Pilots conducting parachute operations should undergo training for a specific rating, Swedish investigators are recommending, following a fatal accident involving a De Havilland Canada DHC-2.

None of the nine occupants, comprising the pilot and eight parachutists, survived the crash, which occurred shortly after take-off from Orebro on 8 July 2021.

Swedish investigation authority SHK says the aircraft’s centre-of-gravity was outside of the permitted range, but that all the pilots who flew it had been of the opinion that there was “no risk” that the aircraft could be loaded outside of the aft envelope.

SHK says there was “no system” for calculating the mass and balance before the flight.

It found that load instructions were drawn up in 1989, when the aircraft’s centre-of-mass was close to the forward limit. This led to a requirement to place fuel in the aft fuselage tank, to avoid the aircraft’s becoming nose-heavy with only a single pilot.

But the aircraft subsequently underwent modifications, including repairs, engine replacement, and installation of aft ballast. The centre-of-gravity gradually moved aft and there was no longer a need to carry fuel in the aft tank – but this was not noticed.

SHK says the routine for loading the aircraft worked “in most cases” to keep the aircraft in balance, but only when the right-hand pilot’s seat was removed, enabling parachutists to sit further forward.

But it adds: “A latent risk had been created with an incorrect instruction in a document that should help the pilot load the aircraft correctly.”

DHC-2 parachute crash-c-SHK

Source: SHK

Investigators found several gradual slips in safety margins had led to the accident

Precautions implemented during the pandemic included replacing the pilot’s seat, to distance the pilot from the parachutists. This meant two parachutists had to sit further back, increasing the risk that the centre-of-gravity would fall behind the aft limit.

“The loadsheet that the pilot received from the parachute club before the flight indicated the weight of each parachutist but not where the parachutist intended to sit,” says the inquiry. “The pilot could not know how the balance was affected by the parachutist.”

SHK says the aircraft had been operated in the same way, in the same parachute club, and this probably resulted in false perceptions of safety.

The inquiry found the aircraft had taken off with its elevator trim in an unusual position, and suggests the pilot, using memory actions rather than a checklist before departure, did not set the trim correctly.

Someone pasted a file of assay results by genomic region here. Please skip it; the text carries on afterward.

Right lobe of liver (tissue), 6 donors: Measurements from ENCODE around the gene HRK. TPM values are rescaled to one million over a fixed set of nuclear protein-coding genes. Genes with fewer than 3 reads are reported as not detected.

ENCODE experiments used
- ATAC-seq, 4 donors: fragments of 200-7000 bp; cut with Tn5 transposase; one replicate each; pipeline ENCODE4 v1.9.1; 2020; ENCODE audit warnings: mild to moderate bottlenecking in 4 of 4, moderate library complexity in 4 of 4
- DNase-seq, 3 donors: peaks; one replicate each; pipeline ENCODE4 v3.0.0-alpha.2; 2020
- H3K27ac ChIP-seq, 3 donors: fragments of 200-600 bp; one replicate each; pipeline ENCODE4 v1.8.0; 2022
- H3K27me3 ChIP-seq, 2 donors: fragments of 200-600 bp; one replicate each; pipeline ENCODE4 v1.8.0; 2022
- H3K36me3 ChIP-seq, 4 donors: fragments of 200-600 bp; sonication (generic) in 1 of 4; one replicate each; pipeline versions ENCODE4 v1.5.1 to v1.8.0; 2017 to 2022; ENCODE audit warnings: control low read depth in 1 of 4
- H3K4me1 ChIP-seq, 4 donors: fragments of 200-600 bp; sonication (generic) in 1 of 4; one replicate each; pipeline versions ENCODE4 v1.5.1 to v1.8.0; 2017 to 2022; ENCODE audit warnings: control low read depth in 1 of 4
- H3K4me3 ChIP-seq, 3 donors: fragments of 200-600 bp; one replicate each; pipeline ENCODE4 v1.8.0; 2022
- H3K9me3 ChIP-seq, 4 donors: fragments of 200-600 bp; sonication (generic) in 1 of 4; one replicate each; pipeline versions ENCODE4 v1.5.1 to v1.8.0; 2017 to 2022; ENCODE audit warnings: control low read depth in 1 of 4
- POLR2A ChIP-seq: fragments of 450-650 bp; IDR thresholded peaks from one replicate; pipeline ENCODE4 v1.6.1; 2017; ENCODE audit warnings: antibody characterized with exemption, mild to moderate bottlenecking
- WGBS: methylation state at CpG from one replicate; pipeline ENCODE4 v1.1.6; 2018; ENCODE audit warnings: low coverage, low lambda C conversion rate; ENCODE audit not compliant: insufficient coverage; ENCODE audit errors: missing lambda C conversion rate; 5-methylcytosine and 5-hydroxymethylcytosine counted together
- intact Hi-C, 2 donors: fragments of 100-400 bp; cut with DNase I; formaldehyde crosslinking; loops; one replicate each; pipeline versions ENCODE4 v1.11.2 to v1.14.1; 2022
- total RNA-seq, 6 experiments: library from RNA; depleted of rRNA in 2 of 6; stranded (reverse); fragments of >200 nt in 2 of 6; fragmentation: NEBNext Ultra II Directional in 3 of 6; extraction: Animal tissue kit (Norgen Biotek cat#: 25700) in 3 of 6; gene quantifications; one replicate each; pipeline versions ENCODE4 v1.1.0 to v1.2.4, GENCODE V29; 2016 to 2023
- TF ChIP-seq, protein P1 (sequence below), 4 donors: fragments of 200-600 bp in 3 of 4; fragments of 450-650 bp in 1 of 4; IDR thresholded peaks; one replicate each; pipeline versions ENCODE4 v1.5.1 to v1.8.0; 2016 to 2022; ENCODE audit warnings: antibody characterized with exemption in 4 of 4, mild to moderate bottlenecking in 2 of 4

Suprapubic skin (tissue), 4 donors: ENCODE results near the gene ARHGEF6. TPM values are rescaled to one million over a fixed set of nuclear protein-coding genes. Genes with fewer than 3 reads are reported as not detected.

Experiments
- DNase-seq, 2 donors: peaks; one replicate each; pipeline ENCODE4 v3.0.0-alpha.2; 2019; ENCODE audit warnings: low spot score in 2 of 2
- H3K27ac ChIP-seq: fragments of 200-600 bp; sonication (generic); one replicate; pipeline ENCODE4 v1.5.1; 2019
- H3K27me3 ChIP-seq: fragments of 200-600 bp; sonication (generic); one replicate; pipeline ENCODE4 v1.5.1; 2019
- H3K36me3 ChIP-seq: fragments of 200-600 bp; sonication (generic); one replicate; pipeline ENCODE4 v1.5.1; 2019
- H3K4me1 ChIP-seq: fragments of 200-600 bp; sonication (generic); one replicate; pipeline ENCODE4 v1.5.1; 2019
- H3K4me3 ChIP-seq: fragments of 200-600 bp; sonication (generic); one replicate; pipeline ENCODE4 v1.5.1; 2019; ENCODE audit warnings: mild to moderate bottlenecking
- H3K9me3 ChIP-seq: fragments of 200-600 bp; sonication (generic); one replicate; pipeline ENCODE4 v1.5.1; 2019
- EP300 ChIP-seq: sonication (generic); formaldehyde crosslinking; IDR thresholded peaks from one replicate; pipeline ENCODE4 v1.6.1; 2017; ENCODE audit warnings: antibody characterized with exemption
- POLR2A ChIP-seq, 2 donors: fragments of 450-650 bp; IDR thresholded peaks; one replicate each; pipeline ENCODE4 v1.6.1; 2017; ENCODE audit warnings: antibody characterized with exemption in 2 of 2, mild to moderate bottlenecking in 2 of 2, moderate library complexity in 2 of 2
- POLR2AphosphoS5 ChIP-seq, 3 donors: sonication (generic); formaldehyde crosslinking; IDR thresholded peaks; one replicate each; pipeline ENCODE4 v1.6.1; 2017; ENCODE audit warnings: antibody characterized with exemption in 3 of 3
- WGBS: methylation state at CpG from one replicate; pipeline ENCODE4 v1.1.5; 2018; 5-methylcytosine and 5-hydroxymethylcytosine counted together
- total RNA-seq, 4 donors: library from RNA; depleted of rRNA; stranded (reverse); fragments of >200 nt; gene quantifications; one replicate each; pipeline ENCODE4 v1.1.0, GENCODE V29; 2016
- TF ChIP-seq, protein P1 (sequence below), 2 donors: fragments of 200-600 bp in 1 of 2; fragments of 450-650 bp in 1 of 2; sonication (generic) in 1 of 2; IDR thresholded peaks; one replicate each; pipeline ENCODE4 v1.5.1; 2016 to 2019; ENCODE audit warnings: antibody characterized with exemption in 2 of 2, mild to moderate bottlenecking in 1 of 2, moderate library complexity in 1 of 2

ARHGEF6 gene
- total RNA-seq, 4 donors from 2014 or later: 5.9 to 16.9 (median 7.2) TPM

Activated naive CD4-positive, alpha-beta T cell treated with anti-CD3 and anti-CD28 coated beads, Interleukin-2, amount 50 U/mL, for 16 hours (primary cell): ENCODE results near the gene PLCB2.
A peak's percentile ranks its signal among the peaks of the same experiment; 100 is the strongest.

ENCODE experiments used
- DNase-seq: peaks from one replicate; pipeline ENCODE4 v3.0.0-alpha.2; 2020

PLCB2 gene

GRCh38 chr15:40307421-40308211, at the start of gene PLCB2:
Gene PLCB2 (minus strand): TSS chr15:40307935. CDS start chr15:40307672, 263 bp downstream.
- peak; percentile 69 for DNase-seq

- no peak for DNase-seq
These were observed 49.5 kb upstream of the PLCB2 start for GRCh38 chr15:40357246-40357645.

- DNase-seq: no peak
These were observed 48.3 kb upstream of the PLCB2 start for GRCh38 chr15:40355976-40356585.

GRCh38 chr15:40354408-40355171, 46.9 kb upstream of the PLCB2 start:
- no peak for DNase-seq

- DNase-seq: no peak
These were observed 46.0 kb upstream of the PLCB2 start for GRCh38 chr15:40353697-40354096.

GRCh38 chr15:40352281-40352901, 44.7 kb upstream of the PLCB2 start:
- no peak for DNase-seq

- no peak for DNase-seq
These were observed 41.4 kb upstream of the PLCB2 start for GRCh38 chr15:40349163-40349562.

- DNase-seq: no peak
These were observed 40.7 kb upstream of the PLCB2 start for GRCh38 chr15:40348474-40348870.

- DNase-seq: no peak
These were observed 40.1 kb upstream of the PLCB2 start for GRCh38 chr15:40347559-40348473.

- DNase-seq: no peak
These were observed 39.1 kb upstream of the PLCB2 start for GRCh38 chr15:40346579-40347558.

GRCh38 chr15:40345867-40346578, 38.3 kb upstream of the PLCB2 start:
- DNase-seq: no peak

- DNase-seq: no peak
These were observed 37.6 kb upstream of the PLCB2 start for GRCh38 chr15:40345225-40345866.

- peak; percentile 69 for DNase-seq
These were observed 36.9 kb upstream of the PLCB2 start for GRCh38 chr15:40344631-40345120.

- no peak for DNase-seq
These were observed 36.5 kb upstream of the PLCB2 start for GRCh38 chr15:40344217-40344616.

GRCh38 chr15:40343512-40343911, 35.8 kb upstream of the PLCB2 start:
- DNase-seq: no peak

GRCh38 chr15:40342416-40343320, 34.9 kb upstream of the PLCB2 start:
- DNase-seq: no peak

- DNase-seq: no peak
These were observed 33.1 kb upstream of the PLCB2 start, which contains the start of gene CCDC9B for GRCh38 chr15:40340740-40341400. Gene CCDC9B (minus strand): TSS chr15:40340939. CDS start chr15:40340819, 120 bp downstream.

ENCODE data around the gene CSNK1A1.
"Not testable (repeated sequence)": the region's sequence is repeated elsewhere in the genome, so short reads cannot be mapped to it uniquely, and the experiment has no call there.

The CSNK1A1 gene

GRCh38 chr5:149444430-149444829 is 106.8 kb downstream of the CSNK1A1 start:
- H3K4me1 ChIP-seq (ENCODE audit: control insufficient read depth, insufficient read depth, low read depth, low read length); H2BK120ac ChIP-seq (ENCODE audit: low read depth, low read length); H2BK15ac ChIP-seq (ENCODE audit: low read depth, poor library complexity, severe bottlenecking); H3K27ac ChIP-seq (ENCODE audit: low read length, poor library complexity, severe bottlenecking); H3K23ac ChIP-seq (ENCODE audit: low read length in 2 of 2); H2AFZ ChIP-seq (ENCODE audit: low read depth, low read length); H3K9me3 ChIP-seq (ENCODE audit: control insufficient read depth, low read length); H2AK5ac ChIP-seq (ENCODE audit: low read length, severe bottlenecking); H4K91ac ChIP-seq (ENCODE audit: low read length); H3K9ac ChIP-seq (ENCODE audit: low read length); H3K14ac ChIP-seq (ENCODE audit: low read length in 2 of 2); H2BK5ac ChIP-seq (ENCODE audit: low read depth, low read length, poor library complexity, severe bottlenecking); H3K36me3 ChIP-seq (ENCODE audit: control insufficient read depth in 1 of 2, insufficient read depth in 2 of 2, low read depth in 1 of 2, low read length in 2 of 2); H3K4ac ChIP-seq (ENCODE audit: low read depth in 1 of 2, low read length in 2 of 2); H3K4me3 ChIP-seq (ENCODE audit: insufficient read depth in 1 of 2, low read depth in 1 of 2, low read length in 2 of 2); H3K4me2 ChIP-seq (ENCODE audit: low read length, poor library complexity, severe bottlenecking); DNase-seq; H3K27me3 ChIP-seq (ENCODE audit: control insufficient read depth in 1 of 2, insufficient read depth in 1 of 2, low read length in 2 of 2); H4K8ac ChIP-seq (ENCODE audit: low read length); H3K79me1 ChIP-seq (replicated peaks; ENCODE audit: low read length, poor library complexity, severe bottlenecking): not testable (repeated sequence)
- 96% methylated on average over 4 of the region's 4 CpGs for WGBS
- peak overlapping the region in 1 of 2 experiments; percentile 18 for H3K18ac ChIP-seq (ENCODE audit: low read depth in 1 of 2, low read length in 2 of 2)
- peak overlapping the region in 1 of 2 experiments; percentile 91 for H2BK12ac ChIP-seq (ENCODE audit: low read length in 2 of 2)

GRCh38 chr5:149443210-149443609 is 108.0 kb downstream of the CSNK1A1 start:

DHC-2 skydive accident-c-SHK

Source: SHK

Surveillance video showed the elevator trim on the taxiing aircraft was incorrectly set

As the aircraft rotated, the trim caused the nose to pitch up more than usual, forcing the pilot to counteract with stronger-than-normal forces. Combined with the aft load imbalance, the aircraft was unstable as it climbed and control was probably lost when the flaps were retracted.

The DHC-2 reached 400-500ft above ground before banking left – either because it stalled or the pilot deliberately banked to reduce pitch. It turned 180°, entered a dive and descended rapidly, landing heavily and skidding on its fuselage underside for 48m before catching fire.

SHK says that, over the years, the operation suffered “several safety procedural drifts” which gradually reduced safety margins. “Each individual hazard may not alone entail any immediate risk of an accident, but when they all coincided at the same time, the conditions for the accident were created,” it says.

No special rating is required to act as an aircraft commander during parachute operations, despite the significant complexity and quicker pace.

“There is reason to question whether it is reasonable to expect that every pilot conducting parachute operations has sufficient tools in order to perform a risk analysis,” adds SHK, which is recommending that the European Union Aviation Safety Agency considers introducing formal training leading to a rating for pilots undertaking parachute operations.

Skane Skydiving Club subsidiary Kalle David Flyg owned the aircraft, and leased it to Orebro Skydiving Club. After the accident, says SHK, Skane Skydiving Club developed a system for calculating mass and balance, which also considers changes when parachutists exit the aircraft. Kalle David Flyg has developed an operating manual for parachute operations including standard procedures and limitations.